Rescue dive teams are something I know a bit about. I was part of a volunteer one in Augusta, Ga., while serving in the Army. The DDN article points out that volunteer rescue dive teams outnumber municipal ones across the country, and locally, Box 21 at one time served that function.
Now that someone has died, we’re pointing fingers, and it’s not pretty:
In the mid-1980s, the Dayton Fire Department tapped its first dive rescue team, a group including current assistant chief Michael Caudill that trained for underwater rescue. By the early 2000s, the team was averaging a dozen or fewer calls per year, and many of those involved standing by while others investigated, Caudill said.
With 30 to 35 trained personnel at an estimated cost of $10,000 per year, the team was disbanded in January 2003….
The lack of such a team was highlighted Tuesday, March 3, when 61-year-old Coby Copeland died after her PT Cruiser crashed through an on-ramp guardrail and slid into an icy pond between U.S. 35 East and Gettysburg Avenue. The 95-minute rescue could have taken as little as 20 minutes if a dive team were available, fire officials said…
Mike Fasnacht, president of the Dayton firefighters union, lamented cuts in several areas, including general personnel and the hazardous materials team.
“Unfortunately, the city leaders of Dayton haven’t recognized that a balanced budget will not provide safety to citizens that experience fire and medical emergencies,” Fasnacht said. “The city gambles with the lives of citizens on a daily basis hoping there isn’t an issue like the one that happened last night.”
Many have since asked: Does Dayton need its own dive team?
“My personal opinion is yes, due to the bodies of water and people around them who would call them for help,” said Paul Brown, dive master for the Piqua fire dive team. “Unfortunately, it happened the other way around last night.”
Dayton fire officials spent Wednesday attempting to find a municipality closer than Piqua with a dive team for response to future incidents. But, one does not exist in Montgomery County, said Jeff Jordan, director of the county’s Office of Emergency Management.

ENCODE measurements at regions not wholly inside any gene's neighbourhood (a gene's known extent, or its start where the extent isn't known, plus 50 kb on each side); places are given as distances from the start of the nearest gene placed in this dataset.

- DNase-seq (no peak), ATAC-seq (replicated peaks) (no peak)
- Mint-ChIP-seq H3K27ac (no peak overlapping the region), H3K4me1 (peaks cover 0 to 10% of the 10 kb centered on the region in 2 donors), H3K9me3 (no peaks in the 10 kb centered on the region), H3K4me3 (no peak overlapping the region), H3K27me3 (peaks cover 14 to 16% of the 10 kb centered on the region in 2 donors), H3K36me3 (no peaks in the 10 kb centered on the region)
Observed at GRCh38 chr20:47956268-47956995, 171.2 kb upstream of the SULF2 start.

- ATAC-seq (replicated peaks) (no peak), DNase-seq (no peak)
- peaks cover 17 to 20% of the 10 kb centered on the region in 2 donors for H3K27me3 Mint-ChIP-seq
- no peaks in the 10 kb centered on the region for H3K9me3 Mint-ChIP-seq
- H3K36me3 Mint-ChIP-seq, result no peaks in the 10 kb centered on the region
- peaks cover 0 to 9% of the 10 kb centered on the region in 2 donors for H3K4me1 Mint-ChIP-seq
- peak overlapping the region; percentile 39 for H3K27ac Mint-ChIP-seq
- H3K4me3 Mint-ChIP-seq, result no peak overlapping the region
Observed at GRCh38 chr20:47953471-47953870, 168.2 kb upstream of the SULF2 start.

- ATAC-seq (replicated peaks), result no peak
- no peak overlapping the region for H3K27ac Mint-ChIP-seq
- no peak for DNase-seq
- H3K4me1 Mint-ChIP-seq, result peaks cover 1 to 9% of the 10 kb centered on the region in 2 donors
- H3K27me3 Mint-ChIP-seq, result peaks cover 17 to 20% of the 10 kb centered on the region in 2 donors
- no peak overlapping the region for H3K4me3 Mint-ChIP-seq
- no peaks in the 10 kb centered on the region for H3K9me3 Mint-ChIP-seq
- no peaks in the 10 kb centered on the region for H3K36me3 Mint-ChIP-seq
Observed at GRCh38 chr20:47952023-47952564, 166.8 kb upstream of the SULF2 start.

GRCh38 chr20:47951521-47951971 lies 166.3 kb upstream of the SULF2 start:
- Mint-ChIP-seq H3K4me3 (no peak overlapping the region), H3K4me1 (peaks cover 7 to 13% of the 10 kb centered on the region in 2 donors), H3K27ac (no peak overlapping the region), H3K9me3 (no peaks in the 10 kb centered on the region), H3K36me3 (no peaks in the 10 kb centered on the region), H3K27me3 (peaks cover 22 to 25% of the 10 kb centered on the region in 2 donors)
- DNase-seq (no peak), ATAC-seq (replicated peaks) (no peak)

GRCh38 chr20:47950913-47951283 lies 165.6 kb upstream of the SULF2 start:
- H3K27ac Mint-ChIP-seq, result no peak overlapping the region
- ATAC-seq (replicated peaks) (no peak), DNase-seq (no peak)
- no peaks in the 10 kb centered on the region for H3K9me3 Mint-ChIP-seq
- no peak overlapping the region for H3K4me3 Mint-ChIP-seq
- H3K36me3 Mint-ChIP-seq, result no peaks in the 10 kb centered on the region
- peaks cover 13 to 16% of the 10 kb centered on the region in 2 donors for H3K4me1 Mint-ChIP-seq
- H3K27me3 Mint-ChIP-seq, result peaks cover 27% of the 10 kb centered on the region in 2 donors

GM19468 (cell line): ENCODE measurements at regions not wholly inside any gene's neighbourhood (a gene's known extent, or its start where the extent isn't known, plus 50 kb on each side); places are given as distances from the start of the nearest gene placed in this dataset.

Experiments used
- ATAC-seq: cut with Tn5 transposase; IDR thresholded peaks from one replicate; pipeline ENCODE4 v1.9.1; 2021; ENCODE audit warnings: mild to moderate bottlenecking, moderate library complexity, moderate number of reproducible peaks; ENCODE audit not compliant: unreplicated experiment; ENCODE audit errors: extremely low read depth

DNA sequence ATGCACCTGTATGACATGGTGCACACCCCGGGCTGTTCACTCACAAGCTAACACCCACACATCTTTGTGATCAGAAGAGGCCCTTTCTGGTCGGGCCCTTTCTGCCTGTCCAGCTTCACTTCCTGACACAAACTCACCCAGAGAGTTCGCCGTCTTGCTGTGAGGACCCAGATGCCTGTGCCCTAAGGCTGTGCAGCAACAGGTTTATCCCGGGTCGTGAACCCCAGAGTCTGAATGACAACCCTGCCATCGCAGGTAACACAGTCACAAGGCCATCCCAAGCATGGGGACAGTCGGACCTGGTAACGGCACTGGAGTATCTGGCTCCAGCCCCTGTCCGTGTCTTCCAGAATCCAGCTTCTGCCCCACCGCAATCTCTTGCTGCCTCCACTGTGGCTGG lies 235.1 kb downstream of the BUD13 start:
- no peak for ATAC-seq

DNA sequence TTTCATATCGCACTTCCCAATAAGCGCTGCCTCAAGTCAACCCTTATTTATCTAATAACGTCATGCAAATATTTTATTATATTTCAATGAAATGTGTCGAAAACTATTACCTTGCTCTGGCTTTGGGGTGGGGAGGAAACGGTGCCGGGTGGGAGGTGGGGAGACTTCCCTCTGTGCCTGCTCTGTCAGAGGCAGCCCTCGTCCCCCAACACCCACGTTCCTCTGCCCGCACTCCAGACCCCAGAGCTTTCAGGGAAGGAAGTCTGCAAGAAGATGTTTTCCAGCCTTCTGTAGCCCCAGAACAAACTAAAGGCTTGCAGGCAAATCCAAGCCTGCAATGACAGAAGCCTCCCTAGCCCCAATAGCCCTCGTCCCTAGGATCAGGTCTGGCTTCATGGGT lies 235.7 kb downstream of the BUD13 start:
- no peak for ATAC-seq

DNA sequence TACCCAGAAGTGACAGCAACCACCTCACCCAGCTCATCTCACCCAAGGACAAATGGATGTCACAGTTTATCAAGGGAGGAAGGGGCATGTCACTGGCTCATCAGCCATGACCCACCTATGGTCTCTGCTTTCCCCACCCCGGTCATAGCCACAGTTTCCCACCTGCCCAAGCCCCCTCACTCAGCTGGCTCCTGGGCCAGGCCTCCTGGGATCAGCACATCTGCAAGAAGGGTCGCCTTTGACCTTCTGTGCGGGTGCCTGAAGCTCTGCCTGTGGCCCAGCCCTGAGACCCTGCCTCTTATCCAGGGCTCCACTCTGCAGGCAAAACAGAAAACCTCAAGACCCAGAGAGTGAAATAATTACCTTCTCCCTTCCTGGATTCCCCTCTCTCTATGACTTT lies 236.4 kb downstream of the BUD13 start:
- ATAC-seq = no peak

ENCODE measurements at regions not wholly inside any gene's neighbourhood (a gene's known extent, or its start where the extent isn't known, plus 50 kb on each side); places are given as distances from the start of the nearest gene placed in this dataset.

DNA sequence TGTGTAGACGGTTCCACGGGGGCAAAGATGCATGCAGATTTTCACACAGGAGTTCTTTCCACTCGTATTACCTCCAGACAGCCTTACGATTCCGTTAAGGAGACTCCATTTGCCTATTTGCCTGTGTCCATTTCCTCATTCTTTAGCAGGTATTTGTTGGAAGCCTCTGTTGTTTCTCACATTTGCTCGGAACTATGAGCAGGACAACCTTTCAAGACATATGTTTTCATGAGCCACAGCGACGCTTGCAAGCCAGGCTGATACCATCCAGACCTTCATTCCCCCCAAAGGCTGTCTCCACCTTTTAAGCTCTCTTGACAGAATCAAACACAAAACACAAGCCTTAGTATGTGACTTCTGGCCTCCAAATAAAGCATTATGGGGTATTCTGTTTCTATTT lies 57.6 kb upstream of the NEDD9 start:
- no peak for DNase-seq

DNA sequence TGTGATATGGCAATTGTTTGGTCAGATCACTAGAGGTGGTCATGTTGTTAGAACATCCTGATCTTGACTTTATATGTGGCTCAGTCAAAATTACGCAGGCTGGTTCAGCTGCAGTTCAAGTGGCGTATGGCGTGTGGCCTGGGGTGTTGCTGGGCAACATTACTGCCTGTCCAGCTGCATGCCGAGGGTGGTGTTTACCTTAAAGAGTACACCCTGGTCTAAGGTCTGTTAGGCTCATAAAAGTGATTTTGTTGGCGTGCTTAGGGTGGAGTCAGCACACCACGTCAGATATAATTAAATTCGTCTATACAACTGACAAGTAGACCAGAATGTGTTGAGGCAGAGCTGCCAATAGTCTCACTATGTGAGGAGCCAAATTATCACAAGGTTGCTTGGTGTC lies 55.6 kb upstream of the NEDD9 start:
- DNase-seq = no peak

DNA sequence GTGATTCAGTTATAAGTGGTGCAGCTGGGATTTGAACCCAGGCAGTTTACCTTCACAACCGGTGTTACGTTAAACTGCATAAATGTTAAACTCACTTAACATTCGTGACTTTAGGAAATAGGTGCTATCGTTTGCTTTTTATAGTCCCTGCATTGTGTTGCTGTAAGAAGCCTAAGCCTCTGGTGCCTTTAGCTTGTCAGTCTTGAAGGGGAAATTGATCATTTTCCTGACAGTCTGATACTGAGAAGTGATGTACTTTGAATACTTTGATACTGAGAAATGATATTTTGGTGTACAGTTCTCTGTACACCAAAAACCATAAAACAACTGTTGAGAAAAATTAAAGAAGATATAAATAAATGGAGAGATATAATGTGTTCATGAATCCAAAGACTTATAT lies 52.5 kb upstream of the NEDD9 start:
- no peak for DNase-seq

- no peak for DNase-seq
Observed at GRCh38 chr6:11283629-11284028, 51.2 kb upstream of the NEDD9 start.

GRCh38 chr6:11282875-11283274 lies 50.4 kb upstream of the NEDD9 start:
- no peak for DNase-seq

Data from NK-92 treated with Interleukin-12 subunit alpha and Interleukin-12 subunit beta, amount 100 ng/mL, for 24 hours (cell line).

Nationally, more volunteer dive teams exist than professional ones, said Shane Weinreis, dive officer for U.S. Water Rescue, an organization that works to train and advise dive teams across the country.
“Many agencies look at the number of past incidents to see if they can justify a team,” Weinreis said. “That’s not a good way to look at it. What if tomorrow there’s a jetliner that crashes into a pond?”
The reality is, water runs through our entire county- and this would be an ideal service to be provided at a countywide level, much like dispatch. Why wasn’t a contingency plan put in place when the team was disbanded?
That rescue time could have been cut to as little as 20 minutes if the department still had a dive team, fire officials said. Instead, officials contacted the volunteer Box 21, whose dive group was not available, and then the Piqua Fire Department, whose team was not used because Copeland’s PT Cruiser was recovered before it arrived…
“It’s very frustrating,” District Chief Mark Whisman told reporters Tuesday night, “you’ll have to talk to the politicians on that.”
The city’s dive team was disbanded in January 2003.
City of Dayton spokesman Tom Biedenharn referred questions to Assistant Fire Chief Michael Caudill.
Shrinking budgets and other outside factors have caused many municipalities across the country, including Dayton, to stop equipping and training personnel to serve as underwater rescuers. Because such dive teams are expensive and generally used relatively little, they are often high on the list of possible cuts, local and national officials said.
“We try to provide the most appropriate resources that we can with our budget and our limitations,” Caudill said.
Apparently, Box 21 was an option- because they were called. Could the County have funded the volunteer team? Would members of the old DFD team be allowed to dive as volunteers? Is this about saving lives or is it about union work rules and contract negotiations? Getting certified as a rescue diver is just one of the advanced certifications available to divers who take the sport seriously. With a large dive community in Dayton (WSU was once a center of excellence for SCUBA instruction) I’m sure there are ways to make sure our community has a resource locally.
Before we blame politicians for the lack of an available team, let’s be realistic and say that it’s a problem for all of the region and how do we solve it, in a cost effective manner? Pointing fingers after the fact doesn’t cut it.